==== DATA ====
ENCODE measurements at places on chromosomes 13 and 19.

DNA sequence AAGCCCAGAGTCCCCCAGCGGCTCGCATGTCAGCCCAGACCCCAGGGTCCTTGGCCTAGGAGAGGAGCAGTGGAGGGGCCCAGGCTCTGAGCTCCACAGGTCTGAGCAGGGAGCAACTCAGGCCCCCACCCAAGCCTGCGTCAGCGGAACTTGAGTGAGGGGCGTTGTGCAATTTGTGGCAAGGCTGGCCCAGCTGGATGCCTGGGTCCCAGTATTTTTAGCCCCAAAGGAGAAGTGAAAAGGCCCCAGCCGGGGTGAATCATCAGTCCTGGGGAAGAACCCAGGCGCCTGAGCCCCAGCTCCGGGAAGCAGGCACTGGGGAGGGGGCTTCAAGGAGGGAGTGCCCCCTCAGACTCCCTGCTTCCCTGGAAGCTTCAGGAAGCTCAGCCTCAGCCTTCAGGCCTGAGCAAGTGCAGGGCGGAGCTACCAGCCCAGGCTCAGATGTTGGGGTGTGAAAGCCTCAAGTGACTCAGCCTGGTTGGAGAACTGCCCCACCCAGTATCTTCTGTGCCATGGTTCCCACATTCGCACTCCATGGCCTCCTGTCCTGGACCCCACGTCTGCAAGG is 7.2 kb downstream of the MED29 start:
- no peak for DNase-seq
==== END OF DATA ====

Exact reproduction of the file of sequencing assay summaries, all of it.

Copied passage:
ENCODE measurements at places on chromosomes 13 and 19.

DNA sequence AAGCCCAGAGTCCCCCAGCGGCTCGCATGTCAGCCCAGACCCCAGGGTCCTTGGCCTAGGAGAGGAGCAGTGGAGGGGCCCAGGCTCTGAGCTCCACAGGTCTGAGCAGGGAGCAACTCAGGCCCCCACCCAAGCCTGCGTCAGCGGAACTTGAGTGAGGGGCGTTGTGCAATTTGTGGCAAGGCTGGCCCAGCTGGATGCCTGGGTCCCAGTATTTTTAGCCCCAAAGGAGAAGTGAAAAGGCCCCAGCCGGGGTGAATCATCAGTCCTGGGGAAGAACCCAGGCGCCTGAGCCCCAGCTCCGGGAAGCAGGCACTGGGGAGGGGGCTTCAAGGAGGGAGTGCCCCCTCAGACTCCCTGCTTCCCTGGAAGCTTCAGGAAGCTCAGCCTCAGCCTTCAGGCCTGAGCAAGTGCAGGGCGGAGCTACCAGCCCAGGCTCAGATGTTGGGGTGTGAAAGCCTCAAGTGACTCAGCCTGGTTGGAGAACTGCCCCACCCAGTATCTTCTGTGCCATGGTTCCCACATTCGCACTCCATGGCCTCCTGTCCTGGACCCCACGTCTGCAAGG is 7.2 kb downstream of the MED29 start:
- no peak for DNase-seq